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Vita Skin Vitamin C Serum – look at the label

Vita Skin Vitamin C Serum is a beauty best seller on Amazon. Let’s look at the label…

This product makes the most important claim of any cosmetic:

“Does Not Stink or Become Black”

Can you ask for anything more from your personal care products?

But seriously, this product does appear to be the real deal when it comes to Vitamin C. Why? Because it’s the most effective form (ascorbic acid), delivered via encapsulation, and protected from oxygen in a brown glass bottle with a dropper.

Vita Skin Vitamin C Serum Ingredients

Micro-encapsulated Vitamin C 20% (with Vitamin A and E), Polysilicone 15, C24-28 Alkyl Dimethicone, Squalene, Salicylic Acid, Glycolic Acid, Cyclomethicone, Natural Essential Oils, Benzylalcohol, Dehydroacetic Acid.

{ 9 comments… add one }

  • AMy April 26, 2014, 8:23 am

    Searched Amazon for “Vita Skin” but couldn’t find it. Does it have a different name on Amazon?

  • Amy April 26, 2014, 8:26 am

    Found it by doing a Google search, oddly enough. Here is the link for others interested: http://www.amazon.com/Vitamin-Serum-Anti-oxidant-Moisturizer-No-questions/dp/B00FYUZKW4/ref=cm_wl_huc_item

    • admin April 26, 2014, 10:04 am

      Thanks!

  • Laurie Brown April 26, 2014, 12:48 pm

    Well, one must admit that turning black and stinky *are* important traits in, well, anything.

    How effective is ascorbyl palmitate vs. ascorbic acid?

    • Randy Schueller April 26, 2014, 2:02 pm

      AP (ascorbyl palmitate) has similar stability issues to AA (ascorbic acid.) Furthermore, the data on skin absorption, conversion to AA, photo-protection, collagen synthesis is not as robust for AP as it is for AA. Finally, there is no data that AP is effective at treating age spots.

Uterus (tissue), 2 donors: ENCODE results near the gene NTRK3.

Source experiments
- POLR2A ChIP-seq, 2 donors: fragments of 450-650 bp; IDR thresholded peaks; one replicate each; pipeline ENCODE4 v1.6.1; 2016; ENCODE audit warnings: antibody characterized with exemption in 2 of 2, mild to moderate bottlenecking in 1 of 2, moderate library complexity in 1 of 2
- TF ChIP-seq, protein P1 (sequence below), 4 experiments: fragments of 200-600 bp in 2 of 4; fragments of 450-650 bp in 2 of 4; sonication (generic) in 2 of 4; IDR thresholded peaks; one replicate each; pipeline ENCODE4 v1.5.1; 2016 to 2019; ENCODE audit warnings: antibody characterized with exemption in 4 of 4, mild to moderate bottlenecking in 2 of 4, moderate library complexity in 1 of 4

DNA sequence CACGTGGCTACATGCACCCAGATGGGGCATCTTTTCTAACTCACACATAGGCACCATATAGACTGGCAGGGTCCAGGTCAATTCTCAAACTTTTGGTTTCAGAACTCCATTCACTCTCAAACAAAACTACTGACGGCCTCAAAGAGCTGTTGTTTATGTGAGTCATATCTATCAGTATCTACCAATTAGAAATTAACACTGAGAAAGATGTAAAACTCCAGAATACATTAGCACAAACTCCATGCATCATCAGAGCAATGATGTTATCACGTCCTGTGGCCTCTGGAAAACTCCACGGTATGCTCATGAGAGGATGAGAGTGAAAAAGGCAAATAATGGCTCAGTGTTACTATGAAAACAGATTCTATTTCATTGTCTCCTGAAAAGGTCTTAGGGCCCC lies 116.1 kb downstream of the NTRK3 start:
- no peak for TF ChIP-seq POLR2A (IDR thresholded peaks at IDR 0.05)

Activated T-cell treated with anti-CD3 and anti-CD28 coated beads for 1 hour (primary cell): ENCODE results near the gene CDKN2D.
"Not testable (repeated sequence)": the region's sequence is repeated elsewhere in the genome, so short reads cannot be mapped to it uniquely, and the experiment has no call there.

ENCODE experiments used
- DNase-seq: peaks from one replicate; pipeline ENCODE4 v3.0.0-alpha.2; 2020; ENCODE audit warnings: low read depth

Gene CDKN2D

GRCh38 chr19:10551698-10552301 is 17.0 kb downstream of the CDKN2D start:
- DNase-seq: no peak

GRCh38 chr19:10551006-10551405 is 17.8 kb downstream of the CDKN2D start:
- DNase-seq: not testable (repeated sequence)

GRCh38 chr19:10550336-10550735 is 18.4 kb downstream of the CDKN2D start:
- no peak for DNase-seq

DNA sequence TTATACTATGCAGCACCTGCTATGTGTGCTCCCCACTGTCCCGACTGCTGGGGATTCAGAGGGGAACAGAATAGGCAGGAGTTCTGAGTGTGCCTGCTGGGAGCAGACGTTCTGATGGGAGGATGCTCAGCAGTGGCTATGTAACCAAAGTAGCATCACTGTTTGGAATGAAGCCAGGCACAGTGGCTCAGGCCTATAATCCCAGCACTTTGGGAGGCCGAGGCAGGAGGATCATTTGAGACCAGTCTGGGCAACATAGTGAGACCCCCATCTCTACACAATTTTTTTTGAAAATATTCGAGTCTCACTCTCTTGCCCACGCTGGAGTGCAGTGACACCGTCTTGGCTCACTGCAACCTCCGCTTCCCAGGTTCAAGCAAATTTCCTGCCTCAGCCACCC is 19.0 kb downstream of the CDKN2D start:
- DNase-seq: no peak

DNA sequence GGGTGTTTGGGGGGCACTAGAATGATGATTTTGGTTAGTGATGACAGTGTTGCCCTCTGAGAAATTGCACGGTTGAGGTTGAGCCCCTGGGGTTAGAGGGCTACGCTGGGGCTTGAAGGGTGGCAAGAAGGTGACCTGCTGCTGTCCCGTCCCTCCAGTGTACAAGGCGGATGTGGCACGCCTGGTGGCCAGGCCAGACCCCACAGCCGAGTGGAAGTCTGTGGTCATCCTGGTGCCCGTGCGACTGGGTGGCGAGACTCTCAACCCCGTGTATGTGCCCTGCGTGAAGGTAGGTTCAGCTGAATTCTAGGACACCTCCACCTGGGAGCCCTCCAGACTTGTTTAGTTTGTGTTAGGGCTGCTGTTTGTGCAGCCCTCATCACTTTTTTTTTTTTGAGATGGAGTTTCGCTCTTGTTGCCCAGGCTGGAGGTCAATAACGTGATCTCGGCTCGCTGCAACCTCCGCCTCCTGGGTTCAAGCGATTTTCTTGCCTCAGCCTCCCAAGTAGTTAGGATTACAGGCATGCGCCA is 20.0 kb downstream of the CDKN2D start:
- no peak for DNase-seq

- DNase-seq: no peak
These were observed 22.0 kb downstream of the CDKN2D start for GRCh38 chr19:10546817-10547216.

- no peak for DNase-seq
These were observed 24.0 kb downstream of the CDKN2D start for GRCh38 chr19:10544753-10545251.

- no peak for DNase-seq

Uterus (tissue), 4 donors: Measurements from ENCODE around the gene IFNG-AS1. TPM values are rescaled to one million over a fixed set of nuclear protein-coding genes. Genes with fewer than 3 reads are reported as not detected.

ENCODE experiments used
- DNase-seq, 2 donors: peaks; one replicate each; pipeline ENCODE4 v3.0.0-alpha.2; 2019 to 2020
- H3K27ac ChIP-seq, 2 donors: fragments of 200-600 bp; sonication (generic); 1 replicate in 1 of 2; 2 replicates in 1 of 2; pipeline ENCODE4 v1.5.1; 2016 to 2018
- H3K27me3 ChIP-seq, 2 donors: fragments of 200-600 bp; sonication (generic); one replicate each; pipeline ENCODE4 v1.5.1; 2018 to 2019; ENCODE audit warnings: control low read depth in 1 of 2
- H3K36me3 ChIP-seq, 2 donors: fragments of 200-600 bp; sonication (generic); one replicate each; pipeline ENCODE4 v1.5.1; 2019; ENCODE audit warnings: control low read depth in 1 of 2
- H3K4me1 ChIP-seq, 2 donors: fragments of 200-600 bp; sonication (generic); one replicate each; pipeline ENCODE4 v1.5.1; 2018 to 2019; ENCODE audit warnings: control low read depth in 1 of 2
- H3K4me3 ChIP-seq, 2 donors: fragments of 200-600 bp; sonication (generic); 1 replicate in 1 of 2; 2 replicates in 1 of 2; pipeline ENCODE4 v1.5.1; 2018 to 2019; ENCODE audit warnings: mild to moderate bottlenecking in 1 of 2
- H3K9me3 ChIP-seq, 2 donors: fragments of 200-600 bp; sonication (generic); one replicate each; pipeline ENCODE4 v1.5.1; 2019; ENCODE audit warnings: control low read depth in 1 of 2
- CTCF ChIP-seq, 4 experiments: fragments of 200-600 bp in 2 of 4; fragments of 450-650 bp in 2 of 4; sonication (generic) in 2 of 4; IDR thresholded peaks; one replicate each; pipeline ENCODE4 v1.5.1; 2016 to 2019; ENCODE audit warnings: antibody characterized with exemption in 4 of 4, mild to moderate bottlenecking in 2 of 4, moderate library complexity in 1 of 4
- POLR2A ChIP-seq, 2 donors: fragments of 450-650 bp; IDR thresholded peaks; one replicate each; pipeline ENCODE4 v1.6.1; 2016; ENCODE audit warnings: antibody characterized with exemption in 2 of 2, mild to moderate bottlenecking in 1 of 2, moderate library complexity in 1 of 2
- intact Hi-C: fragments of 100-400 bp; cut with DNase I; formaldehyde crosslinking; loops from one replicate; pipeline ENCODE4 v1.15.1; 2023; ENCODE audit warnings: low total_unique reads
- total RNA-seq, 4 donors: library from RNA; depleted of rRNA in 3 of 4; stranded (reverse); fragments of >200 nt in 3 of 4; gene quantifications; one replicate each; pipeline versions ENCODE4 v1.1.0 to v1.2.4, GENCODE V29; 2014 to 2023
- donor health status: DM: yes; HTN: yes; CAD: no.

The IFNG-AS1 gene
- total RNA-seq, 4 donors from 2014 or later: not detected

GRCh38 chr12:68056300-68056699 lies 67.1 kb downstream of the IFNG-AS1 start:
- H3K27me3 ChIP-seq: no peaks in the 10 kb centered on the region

• Natarsha April 28, 2014, 3:54 pm

    How does Ascorbyl Tetraisopalmitate compare? I use a vitamin c serum that contains this form. The company’s claim for this being the better form of vitamin c to use states “formulated with 25% lipohilic vitamin C to help prevent and repair signs of aging without causing irritation.”

    Full Ingredients:
    botanical squalane, ascorbyl tetraisopalmitate, retinyl palmitate, chlorecalciferol, carthamius tinctorius, omega-6 ceramides, oleic/stearic/myristic/lauric triglycerides, palm alcohol, lecithin, vegetable stearyl esthers

    • Randy Schueller April 29, 2014, 8:50 am

      Natasha and Alejandra: Stay tuned! We’re preparing an entire podcast on Vitamin C.

  • Alejandra April 28, 2014, 7:14 pm

    Can ascorbic acid work properly in a formula without water, what about pH. Besides itdoesnt seem like a trustable ingredients list.

  • gingerbread October 13, 2014, 3:08 pm

    What exactly is “Micro-encapsulated Vitamin C 20% (with Vitamin A and E)”? Typing “Micro-encapsulated Vitamin C ” gives me e.g. a link to some encapsulated ascorbyl tetraisopalmitate called Tagravit. Also I’ve found something with similar name and ingredients, but labelled more properly.

    Ingredients
    Ascorbyl Palmitate (Vitamin C), Tocopheryl Acetate (Vitamin E), Retinyl Palmitate (Vitamin A), Polysilicone-15, C24-28 Alkyl Dimethicone, Salicylic Acid (BHA), Glycolic Acid (AHA), Cyclomethicone, Natural Essential Oils, Benzylalcohol, Dehydroacetic Acid, MATRIXYL® Synthe’6®: Glycerin (and) Water [Aqua] (and) Hydroxypropyl Cyclodextrin (and) Palmitoyl Tripeptide-38.

    In this link above provided by Amy, in comment section there is a picture of ingredient list which shows the product is also formulated with Ascorbyl Palminate.

    What’s more there are several products with similar ingredients under different names and from different brands. Some of them even use stability diagram of Tagravit as a proof of their product’s stability!
    So I guess it is rather not a real deal.

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